Tony Award – win­ning play­wright and actor Harvey Fierstein tried (and dis­card­ed) the titles “libret­tist” and “author” when he wrote the musi­cals La Cage aux Folles, A Catered Affair and Disney’s upcom­ing Newsies. “Nobody real­ly knows what the book is,” he says. “If the show’s a hit, the com­pos­er gets the cred­it; if the show’s a flop, it’s the book’s fault.”

You’re going to get all of the blame and none of the praise,” echoes Norman. “But you’ll still get a third of the mon­ey.”

So what do book writ­ers do, exact­ly?

While the­atre­go­ers under­stand that a play­wright cre­ates the entire sto­ry of a play, many think that book writ­ers just write the dia­logue between the songs. But more often, the book writer first decides where the songs go and what they will be about, act­ing as the struc­tur­al engi­neer of the whole piece.

Think of a musi­cal as a string of pearls,” says Norman. “If you don’t have a string, you can’t put the pearls around your neck.”

Fierstein puts it anoth­er way: “A musi­cal has all these mov­ing parts, but the book is the chas­sis,” pro­vid­ing both the frame­work and the run­ning gear for the show to oper­ate.

So with Newsies, it was Fierstein who took the char­ac­ter of Denton, a male reporter in the film, and gave him a sex change to become Catherine, the love inter­est.

However, once a com­pos­er and lyri­cist cre­ate the songs, the book writer’s role changes. “At first, the book writer dic­tates what hap­pens,” Fierstein says, “but then you become sub­servient. The music is the hard­est to change, so you have to adapt the scenes to the songs.”

Even a the­atre leg­end like Stephen Sondheim finds the task of book writ­ing daunt­ing. “I’ve often been asked why don’t I write my own libret­tos, because often the songs seem to be libret­to-like songs,” he said in the Roundabout Theatre Company docu-revue Sondheim on Sondheim. “I think play­writ­ing is too dif­fi­cult and I don’t ever think I could write a play.”

Unlike a play, though, “the book shouldn’t stand out and wave at you,” says Fierstein.

Veteran book writer Peter Stone, writer of 12 Broadway musi­cals includ­ing 1776 and Titanic, once advised play­wright Douglas Carter Beane, “The book is like light­ing — if you notice it, it’s bad.”

The excep­tion to that rule seems to be musi­cals that deliv­er big laughs, like Beane’s books for Xanadu, Sister Act and this season’s Lysistrata Jones. Beane is influ­enced by the frothy books of vin­tage com­e­dy writ­ers like George S. Kaufman and Comden & Green, say­ing, “I go back to them the way evan­gel­i­cals go back to Leviticus.”

Yet he, too, feels the need to serve the songs: “Writing the book is so tight, it’s like writ­ing haiku.” When Beane rewrote Sister Act, direc­tor Jerry Zaks was so deter­mined to get to the music faster he asked Beane to change the words “do not” in the dia­logue to “don’t.”

And no mat­ter how fun­ny the jokes are, no one walks out of a the­atre hum­ming the dia­logue. Likewise, you won’t find any­one at the inter­mis­sion of Wicked, hav­ing just heard Elphaba wail “Defying Gravity,” say, “That Winnie Holzman did a great job decid­ing to end the act there!”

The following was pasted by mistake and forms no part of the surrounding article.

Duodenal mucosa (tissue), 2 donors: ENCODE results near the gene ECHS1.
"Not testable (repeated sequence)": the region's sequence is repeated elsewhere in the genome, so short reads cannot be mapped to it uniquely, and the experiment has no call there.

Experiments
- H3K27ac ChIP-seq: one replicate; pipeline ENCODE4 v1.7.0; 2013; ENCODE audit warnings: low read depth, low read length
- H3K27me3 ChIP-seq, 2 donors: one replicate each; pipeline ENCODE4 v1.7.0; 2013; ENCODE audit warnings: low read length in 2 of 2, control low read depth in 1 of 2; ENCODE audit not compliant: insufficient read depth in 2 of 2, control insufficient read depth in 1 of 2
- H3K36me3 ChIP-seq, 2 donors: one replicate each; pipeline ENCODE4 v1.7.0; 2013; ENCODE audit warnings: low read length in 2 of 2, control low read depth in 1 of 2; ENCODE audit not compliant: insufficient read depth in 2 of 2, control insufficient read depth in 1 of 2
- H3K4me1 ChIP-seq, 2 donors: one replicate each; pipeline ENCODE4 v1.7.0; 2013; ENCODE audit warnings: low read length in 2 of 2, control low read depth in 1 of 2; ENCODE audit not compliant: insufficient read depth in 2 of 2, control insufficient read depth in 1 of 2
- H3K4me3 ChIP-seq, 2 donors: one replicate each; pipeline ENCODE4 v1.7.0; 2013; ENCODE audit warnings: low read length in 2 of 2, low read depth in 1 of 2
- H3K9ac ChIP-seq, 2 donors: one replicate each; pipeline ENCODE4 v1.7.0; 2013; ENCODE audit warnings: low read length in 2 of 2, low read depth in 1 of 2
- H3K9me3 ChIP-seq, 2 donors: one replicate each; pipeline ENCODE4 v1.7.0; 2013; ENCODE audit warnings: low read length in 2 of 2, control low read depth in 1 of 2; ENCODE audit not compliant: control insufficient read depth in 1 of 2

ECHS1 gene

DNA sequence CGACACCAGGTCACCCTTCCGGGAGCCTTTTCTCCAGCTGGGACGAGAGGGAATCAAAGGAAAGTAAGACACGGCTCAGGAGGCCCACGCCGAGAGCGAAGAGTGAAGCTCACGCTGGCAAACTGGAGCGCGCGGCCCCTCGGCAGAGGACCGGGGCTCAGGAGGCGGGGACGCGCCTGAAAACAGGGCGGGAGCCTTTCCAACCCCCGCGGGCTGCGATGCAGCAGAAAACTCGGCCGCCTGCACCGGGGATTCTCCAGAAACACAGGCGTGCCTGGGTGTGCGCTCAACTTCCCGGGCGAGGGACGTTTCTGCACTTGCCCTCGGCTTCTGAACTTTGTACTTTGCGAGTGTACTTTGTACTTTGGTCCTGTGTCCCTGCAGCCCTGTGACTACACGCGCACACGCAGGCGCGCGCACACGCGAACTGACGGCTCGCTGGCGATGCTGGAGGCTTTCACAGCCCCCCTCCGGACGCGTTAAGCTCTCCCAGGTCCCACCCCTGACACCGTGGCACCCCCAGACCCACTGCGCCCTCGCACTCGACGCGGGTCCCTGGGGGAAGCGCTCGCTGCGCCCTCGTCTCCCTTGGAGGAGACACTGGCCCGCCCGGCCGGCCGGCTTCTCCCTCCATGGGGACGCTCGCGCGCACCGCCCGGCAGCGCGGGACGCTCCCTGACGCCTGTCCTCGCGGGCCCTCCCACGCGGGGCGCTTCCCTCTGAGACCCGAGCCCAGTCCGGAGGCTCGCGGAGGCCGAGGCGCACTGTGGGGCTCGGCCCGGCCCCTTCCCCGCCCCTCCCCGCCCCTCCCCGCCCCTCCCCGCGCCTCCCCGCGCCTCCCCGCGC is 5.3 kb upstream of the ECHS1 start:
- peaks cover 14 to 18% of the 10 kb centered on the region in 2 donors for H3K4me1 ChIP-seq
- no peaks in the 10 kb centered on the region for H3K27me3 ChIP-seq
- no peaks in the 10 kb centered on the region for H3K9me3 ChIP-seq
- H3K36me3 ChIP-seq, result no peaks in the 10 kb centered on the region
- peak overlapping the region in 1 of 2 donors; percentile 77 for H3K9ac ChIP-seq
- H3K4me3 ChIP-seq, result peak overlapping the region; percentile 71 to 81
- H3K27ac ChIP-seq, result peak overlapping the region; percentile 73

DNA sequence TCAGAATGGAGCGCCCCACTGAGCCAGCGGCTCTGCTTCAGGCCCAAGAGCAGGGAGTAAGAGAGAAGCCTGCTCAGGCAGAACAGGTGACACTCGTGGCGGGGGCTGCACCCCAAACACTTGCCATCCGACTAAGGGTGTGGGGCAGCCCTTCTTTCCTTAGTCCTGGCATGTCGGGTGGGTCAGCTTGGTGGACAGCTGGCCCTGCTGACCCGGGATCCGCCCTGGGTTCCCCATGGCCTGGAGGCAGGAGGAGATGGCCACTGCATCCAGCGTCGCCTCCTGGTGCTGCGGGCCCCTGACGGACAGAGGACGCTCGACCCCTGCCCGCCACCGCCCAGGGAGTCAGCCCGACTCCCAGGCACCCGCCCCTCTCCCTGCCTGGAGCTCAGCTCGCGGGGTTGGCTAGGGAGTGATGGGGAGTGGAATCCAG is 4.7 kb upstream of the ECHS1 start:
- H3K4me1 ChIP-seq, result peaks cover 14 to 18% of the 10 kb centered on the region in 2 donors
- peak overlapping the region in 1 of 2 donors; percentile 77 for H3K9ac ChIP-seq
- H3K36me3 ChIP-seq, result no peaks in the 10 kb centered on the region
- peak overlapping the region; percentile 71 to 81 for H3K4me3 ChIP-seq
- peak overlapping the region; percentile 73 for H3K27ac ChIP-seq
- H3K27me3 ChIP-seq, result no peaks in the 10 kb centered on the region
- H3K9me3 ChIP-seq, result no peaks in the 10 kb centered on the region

That’s because book writ­ers craft the sto­ry around key emotional/​musical moments. “When you can no longer talk about it, you have to sing,” says Marsha Norman. “It’s the moment in con­ver­sa­tion when you say ‘but….’ The songs rep­re­sent the inside of your brain: the things you think are the songs, the things you say are the book.”

Musicals ampli­fy emo­tions,” says Fierstein. When Fierstein wrote La Cage aux Folles, leg­endary book writer Arthur Laurents (West Side Story, Gypsy) taught him his num­ber one rule of musi­cal­iz­ing a sto­ry: “Does it sing?”

Similarly, Norman teach­es her play­writ­ing stu­dents at Juilliard that audi­ences respond to musi­cals emo­tion­al­ly rather than intel­lec­tu­al­ly. “People lis­ten to music with cave­men ears: Is it a bird song or the call of a lion?” Norman says. “The audi­ence at a musi­cal is danc­ing in their hearts.”

So when your heart dances to the music of Godspell, Porgy and Bess and Mamma Mia!, try to remem­ber that it was the book writ­ers John-Michael Tebelak, DuBose Heyward (and Suzan-Lori Parks for the recent Broadway revival) and Catherine Johnson who pulled you onto the dance floor.

http://​www​.play​bill​.com/​n​e​w​s​/​a​r​t​i​c​l​e​/​1​5​9​8​7​8​-​A​n​-​O​p​e​n​-​B​o​o​k​-​E​x​p​l​a​i​n​i​n​g​-​W​h​a​t​-​M​u​s​i​c​a​l​-​L​i​b​r​e​t​t​i​s​t​s​-Do

Tony Award Nominations 2011 Announced

Nominations for the 2011 American Theatre Wing’s Tony Awards®
Presented by The Broadway League and the American Theatre Wing

Best Play

Good People

Author: David Lindsay-Abaire
Producers: Manhattan Theatre Club, Lynne Meadow, Barry Grove

Jerusalem

Author: Jez Butterworth
Producers: Sonia Friedman Productions, Stuart Thompson, Scott Rudin, Roger Berlind, Royal Court Theatre Productions, Beverly Bartner/​Alice Tulchin, Dede Harris/​Rupert Gavin, Broadway Across America, Jon B. Platt, 1001 Nights/​Stephanie P. McClelland, Carole L. Haber/​Richard Willis, Jacki Barlia Florin/​Adam Blanshay

The Motherf**ker with the Hat

Author: Stephen Adly Guirgis
Producers: Scott Rudin, Stuart Thompson, Public Theater Productions, Oskar Eustis, Joey Parnes, Labyrinth Theater Company, Stephen Adly Guirgis, Mimi O’Donnell, Yul Vázquez, Danny Feldman, Fabula Media Partners LLC, Jean Doumanian, Ruth Hendel, Carl Moellenberg, Jon B. Platt, Tulchin Bartner/​Jamie deRoy

War Horse

Author: Nick Stafford
Producers: Lincoln Center Theater, André Bishop, Bernard Gersten, National Theatre of Great Britain, Nicholas Hytner, Nick Starr, Bob Boyett, War Horse LP